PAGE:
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Wednesday, 27 August 2014

The Blue Jay Trade Mark Battle Commences...

New Billy Bluejay
(U.S. Application Serial No. 86067719)
A cross-border trade mark dispute arose late last week when Canada’s only Major League Baseball team, the Toronto Blue Jays (Blue Jays), filed a Notice of Opposition (Proceeding No. 91217791) at the U.S. Trademark Trial and Appeal Board against a design trade mark application of a bird head in International Class (IC) 025 for Athletic apparel, namely, shirts, pants, jackets, footwear, hats and caps, athletic uniforms (Serial No. 86067719; the “Application”). The Application, owned by Creighton University—a small university in the U.S. mid-west (Omaha, Nebraska to be precise), depicts a new version of the university's sports mascot Billy Bluejay, which has been in use since October 9, 2013. The Blue Jays assert in their notice that Creighton’s new Billy Bluejay logo creates a likelihood of confusion (15 U.S.C. §1052(d)) with several of the Blue Jays’ prior-registered U.S. marks including Registration Nos. 4314074, 4314078, and 2619938 to name a few (collectively, “Registered Marks”).
Toronto Blue Jays Logo
(U.S. Registration No. 4314078)
Although news reports mentioned that Creighton representatives were in negotiations with the Blue Jays to resolve this trade mark dispute, some recent reports also show that Creighton may dispute the Blue Jays’ opposition claims. As reported in the Globe and Mail, Creighton’s general counsel James Jansen stated that, “there’s nothing that should confuse Creighton University with the [Blue Jays]” and that the Application’s design is a “remake” of Billy Bluejay, which has had multiple variations since it was chosen as Creighton's mascot in 1878. He further commented that “I don’t know how many different ways you can depict a bluejay head.”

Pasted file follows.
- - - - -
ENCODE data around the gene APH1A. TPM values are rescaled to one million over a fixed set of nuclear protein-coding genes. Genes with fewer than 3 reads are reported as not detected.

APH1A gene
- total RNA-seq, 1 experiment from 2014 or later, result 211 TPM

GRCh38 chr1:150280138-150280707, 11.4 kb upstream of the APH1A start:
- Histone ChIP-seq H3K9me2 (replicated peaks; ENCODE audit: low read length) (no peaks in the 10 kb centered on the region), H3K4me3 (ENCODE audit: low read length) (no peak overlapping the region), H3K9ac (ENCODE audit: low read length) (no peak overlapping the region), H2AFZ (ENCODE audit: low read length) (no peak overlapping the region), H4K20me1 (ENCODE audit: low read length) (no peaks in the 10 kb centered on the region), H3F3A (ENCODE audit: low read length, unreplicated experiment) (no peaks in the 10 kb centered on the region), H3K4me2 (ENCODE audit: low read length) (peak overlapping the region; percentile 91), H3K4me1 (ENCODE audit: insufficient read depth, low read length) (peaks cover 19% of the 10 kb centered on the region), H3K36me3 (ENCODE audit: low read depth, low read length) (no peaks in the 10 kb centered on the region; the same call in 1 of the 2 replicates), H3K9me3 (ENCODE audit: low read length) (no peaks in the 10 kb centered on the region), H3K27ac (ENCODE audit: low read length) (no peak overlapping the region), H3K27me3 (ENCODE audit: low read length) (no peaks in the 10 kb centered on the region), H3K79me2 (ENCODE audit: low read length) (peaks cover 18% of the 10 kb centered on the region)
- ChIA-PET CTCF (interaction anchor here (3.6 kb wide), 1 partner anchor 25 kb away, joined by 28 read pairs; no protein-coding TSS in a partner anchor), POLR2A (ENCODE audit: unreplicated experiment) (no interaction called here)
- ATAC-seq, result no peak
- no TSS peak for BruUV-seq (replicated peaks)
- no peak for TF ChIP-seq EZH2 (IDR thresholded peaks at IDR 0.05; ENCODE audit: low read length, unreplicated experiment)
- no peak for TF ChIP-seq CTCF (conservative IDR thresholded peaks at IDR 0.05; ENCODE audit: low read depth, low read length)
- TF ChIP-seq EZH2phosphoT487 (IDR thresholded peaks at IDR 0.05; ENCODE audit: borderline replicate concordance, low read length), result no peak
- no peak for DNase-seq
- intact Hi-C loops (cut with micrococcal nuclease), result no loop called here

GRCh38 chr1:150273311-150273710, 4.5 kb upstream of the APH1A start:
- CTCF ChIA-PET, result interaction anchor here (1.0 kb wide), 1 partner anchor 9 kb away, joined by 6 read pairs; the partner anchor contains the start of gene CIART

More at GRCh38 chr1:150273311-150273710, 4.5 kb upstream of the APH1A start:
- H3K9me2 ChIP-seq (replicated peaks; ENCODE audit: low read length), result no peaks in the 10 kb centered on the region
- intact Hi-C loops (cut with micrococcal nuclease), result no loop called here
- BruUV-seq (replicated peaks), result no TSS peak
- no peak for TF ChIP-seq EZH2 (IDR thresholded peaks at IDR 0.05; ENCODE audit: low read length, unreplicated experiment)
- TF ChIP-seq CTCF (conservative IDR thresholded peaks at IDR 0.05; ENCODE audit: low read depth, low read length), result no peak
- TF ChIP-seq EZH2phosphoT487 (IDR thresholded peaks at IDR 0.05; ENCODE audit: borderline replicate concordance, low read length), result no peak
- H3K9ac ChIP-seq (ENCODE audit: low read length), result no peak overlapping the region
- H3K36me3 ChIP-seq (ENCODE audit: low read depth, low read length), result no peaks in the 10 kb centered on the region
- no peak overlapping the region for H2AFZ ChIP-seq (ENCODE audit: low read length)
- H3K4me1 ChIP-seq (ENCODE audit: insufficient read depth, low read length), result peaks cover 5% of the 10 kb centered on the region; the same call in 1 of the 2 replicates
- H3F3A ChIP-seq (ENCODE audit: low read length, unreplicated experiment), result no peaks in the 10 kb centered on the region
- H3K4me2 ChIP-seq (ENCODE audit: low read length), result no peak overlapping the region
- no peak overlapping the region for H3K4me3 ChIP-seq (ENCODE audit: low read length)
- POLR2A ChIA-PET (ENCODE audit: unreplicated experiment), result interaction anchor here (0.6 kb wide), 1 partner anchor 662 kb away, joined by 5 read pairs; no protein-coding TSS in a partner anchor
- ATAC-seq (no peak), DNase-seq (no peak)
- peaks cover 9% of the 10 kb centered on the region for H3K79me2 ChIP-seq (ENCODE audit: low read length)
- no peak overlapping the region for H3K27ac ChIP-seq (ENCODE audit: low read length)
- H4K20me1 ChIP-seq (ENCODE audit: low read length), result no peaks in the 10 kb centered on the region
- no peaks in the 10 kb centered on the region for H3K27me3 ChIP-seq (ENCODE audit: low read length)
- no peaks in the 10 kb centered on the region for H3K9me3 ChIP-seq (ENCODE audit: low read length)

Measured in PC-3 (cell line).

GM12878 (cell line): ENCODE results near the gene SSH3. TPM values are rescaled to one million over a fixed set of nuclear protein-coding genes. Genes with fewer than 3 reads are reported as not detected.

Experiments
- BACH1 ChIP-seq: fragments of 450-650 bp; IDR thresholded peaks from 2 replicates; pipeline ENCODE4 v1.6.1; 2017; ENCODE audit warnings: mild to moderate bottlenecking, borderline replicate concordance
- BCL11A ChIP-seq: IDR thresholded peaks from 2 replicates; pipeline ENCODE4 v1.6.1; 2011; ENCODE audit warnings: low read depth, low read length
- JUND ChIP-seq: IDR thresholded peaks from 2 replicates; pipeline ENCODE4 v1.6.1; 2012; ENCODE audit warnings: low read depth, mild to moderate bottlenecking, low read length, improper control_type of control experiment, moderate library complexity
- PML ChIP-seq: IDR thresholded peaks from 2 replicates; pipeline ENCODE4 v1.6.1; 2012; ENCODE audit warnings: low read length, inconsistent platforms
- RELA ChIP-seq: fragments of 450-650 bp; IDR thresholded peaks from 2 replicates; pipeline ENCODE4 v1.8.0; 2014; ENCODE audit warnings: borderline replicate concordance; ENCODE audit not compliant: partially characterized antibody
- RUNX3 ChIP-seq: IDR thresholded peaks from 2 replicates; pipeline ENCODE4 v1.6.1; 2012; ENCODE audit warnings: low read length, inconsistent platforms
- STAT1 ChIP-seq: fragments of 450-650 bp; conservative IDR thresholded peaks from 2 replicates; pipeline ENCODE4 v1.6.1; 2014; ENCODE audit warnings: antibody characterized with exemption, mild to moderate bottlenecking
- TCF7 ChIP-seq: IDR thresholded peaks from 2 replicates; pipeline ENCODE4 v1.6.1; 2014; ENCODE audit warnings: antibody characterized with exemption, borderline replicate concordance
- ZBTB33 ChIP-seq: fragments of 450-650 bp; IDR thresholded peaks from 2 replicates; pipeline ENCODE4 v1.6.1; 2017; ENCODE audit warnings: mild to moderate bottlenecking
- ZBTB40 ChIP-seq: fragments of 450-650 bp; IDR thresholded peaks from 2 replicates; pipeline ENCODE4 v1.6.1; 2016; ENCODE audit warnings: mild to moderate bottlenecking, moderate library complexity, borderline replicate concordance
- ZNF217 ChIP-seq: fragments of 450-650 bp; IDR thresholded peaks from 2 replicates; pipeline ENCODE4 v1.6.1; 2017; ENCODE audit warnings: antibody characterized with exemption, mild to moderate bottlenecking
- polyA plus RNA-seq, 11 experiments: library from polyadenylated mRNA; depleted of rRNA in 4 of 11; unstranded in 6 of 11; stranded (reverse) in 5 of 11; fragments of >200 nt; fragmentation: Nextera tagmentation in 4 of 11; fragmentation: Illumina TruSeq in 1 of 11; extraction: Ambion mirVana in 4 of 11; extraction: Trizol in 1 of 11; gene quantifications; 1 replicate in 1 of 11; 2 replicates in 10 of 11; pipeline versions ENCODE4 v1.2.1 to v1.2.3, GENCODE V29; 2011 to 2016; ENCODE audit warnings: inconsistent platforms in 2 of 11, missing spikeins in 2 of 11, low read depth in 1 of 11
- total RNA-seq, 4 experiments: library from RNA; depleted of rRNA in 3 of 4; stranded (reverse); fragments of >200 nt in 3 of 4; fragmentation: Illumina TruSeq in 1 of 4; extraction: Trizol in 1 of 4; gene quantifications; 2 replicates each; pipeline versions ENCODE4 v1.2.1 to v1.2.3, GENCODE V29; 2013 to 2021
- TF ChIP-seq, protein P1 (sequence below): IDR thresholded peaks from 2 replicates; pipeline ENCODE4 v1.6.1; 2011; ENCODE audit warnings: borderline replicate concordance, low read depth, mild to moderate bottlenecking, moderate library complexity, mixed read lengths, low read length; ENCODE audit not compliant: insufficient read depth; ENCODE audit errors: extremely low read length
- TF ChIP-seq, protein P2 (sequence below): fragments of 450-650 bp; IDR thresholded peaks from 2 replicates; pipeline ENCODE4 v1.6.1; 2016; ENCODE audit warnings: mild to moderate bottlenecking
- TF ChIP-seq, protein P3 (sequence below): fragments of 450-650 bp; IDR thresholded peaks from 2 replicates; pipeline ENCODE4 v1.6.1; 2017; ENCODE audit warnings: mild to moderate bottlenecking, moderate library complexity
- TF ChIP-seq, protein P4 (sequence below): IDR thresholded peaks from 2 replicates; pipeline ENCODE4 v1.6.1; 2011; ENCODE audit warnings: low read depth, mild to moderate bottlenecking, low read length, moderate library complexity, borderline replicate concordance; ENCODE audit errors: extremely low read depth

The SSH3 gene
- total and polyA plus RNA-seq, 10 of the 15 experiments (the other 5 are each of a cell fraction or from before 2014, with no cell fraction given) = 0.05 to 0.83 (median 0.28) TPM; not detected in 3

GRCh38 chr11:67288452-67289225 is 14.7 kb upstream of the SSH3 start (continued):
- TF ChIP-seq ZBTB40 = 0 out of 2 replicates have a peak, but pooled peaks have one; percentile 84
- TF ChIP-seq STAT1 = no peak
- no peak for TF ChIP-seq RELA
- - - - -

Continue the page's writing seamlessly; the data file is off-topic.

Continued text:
If the Application’s design is considered a remake of prior variations of Billy Bluejay dating back to the 19th century, Creighton may claim that the Application’s logo obtained common law protections well before the Registered Marks’ first use in commerce or even the Blue Jays' founding in 1977. This may allow Creighton to claim priority trade mark rights to the Application (15 U.S.C. §1057(c)15 U.S.C. §1052(d)).
Old Billie Bluejay
However, an examination of the Application and previous variations of Billy Bluejay shows that unlike Mr. Janson’s assertions, there are actually multiple ways to depict a bluejay head. Unlike the Application’s navy, light blue and grey coloring of Billy's head, previous Billy Bluejay images show Billy colored royal blue with yellow eyes and beak (no to mention he is wearing a white jumper!), which would likely be considered substantially different from the Application's depiction of Billy. Beyond these substantial differences, Creighton claims in the Application that their first date of commercial use of the new Billy was in October 2013—likely preventing the University from arguing that Creighton has prior use rights in the Application.